The final pinch to the summit of both Fainters requires a short off-track section. (No, I don’t use the term bush-bashing.) So I picked a good line and negotiated the scoparia and other ground hugging alpine plants before scrambling over the boulders. What a view! What a place for lunch!

The Fainters via Tawonga Huts
The view from lunch on The Fainters, looking towards Mt Feathertop
The Fainters
Ghostly snow gums evidence of the 2003 fires
Evidence of stories long ago and good luck for my day!

From here, Mount Feathertop and all her ridged relatives were laid out for me. 

Places like this are perfect for dreaming. All around me I saw future walk possibilities of spurs that joined both the popular and unpopular. Incredible summer walking and winter snow-shoeing or cross country skiing – this place delivers all year round.

Like a child who doesn’t want to leave the playground (or their iPad), I had to drag myself off the summit to start the descent, returning the way I’d come. Thankful for the streams that bubbled over the fire track on the return, I filled my bottles near the site of the old gold mines.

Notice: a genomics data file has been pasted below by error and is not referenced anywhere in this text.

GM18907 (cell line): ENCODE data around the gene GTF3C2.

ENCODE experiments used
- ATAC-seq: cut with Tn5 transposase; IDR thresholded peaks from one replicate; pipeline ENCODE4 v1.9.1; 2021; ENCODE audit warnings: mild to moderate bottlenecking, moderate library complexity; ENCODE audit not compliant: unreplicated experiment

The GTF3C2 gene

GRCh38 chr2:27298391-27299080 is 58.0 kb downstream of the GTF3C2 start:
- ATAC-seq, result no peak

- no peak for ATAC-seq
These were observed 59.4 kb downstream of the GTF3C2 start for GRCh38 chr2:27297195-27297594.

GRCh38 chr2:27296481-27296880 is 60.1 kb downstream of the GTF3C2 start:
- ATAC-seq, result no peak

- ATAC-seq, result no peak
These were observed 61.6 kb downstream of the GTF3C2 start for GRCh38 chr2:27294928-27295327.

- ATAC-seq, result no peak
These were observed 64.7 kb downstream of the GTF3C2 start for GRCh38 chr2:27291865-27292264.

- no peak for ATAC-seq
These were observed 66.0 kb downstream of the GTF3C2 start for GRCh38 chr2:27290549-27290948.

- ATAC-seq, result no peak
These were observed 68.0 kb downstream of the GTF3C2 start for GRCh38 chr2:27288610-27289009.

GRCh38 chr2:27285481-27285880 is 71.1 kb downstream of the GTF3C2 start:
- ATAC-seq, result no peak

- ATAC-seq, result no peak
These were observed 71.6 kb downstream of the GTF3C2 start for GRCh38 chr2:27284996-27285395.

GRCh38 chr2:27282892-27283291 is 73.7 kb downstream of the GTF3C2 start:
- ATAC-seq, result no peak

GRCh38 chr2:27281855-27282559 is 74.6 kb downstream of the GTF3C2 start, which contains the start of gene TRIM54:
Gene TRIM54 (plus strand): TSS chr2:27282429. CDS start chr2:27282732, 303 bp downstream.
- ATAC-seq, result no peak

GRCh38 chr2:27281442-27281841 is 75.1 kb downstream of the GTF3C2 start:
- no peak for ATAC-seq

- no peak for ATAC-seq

Mountain streams babbled over the track on the way to The Fainters

Passing through Tawonga Huts once again, I left a note in the logbook (there’s so many great stories in there of days with very different weather to what I was experiencing!) and continued south along the Fainter Fire Trail towards Pretty Valley Pondage.

The views of this immense region hadn’t finished with me yet. Even though I could almost smell my (super amazing luxe) campsite for the night, every step of these last 4 kms provided a memorable, ‘look where I’ve been’ reflection on the day. One I’d happily relive all over again.

Pole 333
Looking back and already wishing I was there again.

* The Mt Jaithmathang was formerly known as Mt Niggerhead. If you think that’s the only controversial part of the naming, think again

Pretty Valley Pondage
Pretty Valley Pondage, part of the Kiewa Valley Hydro Scheme

Writer, producer and content creator by trade, search and rescue volunteer by passion, Caro Ryan started to inspire, teach and encourage people to get into hiking and the outdoors safely.

It’s all about connecting people to wild places in meaningful ways, so they can look after themselves, their mates and these precious places we visit.

She teaches wilderness navigation, authored the book, ‘How to Navigate’ and hosts, ‘Rescued - an Outdoor Podcast for Hikers and Adventurers.

In the bottom of her pack you'll find coffee grounds, instant noodles past their used by date and an insatiable curiosity.